Back in my super-charedi yeshivah days, I used to argue with a non-charedi acquaintance of mine about getting mussar from movies and secular books. He was a big proponent of it, while I insisted that Torah bagoyim - al ta'amin! Fifteen years later, I have matured, and I recognize that one can draw both inspiration and valuable lessons from every culture and medium. Nevertheless, I still have grave reservations about presenting movies as vehicles for mussar. In this post, I will discuss one movie which I think presents a powerful lesson, and another movies which teaches harmful lessons.
The Lion King is one of the most amazing animated films I have seen. But I think that it is a movie which teaches bad lessons! More precisely, I think it is a movie which teaches precisely the opposite of the valuable lessons that it purports to be teaching.
There are two lessons that The Lion King presents itself as teaching. One is the importance of everything in the ecosystem. The spectacular opening sequence shows everything from tiny ants to majestic elephants, all being part of "The Circle of Life."
Except that in the world of Disney, there are "good" animals and "bad" animals. Good animals are majestic lions, cute meerkats and amusing warthogs. Bad animals are ugly lions that speak with a British accent, and especially hyenas. Hyenas, apparently, aren't part of the Circle of Life. They don't appear in the opening sequence, despite their prominent role on the film, and they don't live amongst the other animals.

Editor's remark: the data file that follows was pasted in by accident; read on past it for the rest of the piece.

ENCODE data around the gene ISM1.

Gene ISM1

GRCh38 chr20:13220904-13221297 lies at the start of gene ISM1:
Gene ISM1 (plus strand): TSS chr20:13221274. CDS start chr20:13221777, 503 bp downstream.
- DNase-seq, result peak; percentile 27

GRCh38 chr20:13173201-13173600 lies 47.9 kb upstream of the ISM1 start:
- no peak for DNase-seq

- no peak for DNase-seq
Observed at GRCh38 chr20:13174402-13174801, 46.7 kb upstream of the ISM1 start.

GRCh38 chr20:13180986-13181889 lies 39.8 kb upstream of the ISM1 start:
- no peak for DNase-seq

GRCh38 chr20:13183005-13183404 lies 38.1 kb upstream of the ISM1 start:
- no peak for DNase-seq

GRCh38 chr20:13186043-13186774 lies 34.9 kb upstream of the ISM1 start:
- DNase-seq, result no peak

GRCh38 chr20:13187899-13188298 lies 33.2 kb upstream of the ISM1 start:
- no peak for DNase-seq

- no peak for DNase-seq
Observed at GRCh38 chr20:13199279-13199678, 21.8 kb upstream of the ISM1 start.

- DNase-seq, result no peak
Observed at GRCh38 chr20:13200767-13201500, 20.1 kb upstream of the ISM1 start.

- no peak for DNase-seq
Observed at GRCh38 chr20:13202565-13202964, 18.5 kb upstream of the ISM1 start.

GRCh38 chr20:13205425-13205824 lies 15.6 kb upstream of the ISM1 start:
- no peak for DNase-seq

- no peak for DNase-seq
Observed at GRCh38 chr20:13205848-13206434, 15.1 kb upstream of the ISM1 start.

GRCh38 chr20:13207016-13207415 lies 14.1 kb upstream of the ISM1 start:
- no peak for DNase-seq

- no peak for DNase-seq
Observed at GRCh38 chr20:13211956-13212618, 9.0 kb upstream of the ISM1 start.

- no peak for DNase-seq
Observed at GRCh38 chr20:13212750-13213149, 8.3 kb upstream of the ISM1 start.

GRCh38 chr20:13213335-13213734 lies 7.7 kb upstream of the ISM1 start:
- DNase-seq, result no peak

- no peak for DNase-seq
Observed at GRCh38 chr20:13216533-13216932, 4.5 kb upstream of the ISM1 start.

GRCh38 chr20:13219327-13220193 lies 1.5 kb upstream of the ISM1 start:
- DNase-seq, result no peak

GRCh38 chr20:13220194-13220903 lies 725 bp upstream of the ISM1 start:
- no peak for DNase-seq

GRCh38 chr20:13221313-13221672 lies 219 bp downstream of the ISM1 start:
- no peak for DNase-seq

Yet in reality, there is no such thing as good animals and bad animals. Hyenas are an essential part of the ecosystem. Their scavenging habits are invaluable not just from an ecological perspective, but also from a Jewish perspective, as you can read about in Perek Shirah: Nature's Song. Hyenas are a very important part of the Circle of Life - they are the chevra kaddisha!
The second message purportedly taught by The Lion King is the importance of responsibility. The story of the film is all about how young Simba initially wants to just have fun and live a carefree life, but ultimately has to learn to take responsibility as king of the Pridelands.
Except that in practice, the movie teaches exactly the opposite lesson. It spends much more time, and far more engagingly, teaching about abusing power ("I just can't wait to be king!") and evading responsibility (Hakuna matata - no worries!). That's what kids are more likely to remember from it!
I could write volumes on similar cases of Disney teaching bad lessons, often the opposite of the lessons that it claims to be teaching, but I'll leave them for future posts. For now, I'll turn to a little-known old film from about twenty years ago that I think is very inspirational. (It also features one of the greatest animal actors of all time - a fifteen hundred pound grizzly bear - which is another reason why I like it!)
The Edge is about two people, played by Anthony Hopkins and Alec Baldwin, who are stranded in the wilderness after a plane crash. They face all kinds of challenges, including getting back to civilization, finding food, surviving attacks by a killer bear, and dealing with each other. The story powerfully illustrates how the way in which we use our free will, when challenged with adversity, transforms us. Baldwin constantly makes self-destructive bad choices, while Hopkins rises to the occasion almost every time, even when he has every excuse not to. Interestingly, the writer of the film, David Mamet, was in the news recently for being chozer b'teshuvah not only in his affiliation to Judaism and Israel, but also in his political views.
In general, though, movies are about entertainment, not education. To my mind, the written word is a vastly superior educational medium than the talking picture.